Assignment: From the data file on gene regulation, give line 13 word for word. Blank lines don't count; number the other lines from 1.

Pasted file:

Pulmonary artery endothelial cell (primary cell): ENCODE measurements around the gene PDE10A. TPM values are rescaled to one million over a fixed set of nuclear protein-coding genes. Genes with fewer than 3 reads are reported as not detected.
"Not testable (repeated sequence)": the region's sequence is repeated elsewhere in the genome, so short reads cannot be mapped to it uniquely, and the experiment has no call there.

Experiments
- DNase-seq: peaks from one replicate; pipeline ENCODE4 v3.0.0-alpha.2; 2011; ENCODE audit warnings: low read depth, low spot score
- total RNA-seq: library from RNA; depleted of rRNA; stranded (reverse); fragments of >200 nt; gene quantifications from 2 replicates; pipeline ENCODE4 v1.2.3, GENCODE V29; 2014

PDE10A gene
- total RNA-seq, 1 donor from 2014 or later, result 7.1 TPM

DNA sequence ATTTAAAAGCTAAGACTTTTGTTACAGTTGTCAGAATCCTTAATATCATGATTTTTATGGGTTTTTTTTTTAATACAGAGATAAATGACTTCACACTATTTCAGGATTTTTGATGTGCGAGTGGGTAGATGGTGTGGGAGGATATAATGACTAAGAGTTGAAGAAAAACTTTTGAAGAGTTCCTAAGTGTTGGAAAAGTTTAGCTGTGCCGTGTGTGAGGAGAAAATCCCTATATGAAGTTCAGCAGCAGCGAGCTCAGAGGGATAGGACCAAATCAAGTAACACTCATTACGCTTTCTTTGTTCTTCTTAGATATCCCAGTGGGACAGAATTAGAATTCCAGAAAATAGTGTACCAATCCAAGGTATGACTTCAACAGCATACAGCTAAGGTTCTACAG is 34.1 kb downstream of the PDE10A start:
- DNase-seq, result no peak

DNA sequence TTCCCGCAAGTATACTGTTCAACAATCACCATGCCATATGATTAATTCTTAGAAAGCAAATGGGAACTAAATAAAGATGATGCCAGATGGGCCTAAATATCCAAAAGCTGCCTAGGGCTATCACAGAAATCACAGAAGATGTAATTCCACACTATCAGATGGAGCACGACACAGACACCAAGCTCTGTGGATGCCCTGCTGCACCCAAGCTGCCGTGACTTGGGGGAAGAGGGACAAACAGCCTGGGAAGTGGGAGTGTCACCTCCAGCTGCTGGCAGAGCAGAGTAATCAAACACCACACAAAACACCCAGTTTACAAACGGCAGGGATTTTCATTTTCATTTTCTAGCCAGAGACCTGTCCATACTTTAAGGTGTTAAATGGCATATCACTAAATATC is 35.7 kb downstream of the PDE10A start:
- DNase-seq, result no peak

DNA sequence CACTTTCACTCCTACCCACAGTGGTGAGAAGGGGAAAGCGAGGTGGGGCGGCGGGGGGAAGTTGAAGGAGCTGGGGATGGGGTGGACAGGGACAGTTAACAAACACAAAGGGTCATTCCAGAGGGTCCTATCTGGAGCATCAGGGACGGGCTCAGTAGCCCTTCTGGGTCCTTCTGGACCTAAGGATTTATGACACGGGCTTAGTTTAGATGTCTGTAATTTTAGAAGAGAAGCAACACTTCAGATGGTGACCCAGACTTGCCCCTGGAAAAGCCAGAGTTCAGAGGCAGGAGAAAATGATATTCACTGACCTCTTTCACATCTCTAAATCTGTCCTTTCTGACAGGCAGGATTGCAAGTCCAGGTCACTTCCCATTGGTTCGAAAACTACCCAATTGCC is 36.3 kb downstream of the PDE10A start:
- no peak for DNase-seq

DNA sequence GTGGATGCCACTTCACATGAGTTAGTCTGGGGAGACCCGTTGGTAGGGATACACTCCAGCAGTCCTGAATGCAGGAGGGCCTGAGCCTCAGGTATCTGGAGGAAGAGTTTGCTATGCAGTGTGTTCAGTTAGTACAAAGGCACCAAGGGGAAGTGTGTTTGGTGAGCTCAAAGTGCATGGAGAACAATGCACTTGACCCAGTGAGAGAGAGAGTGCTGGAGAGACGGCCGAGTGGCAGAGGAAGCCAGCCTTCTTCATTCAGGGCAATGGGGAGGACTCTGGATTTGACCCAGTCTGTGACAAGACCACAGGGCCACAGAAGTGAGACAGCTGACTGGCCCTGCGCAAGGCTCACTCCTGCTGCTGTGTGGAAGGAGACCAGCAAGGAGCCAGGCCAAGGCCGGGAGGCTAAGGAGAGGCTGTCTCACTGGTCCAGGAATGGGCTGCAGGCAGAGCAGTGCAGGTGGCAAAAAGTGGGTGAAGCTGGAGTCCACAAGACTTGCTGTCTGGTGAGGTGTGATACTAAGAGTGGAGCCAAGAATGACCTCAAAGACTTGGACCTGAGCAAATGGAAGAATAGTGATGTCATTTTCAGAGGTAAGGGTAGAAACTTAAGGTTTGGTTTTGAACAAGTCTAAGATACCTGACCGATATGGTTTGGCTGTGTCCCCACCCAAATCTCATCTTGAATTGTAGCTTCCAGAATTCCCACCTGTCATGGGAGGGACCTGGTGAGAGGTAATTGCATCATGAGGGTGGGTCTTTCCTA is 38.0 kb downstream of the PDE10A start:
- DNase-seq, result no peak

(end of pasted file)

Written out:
- no peak for DNase-seq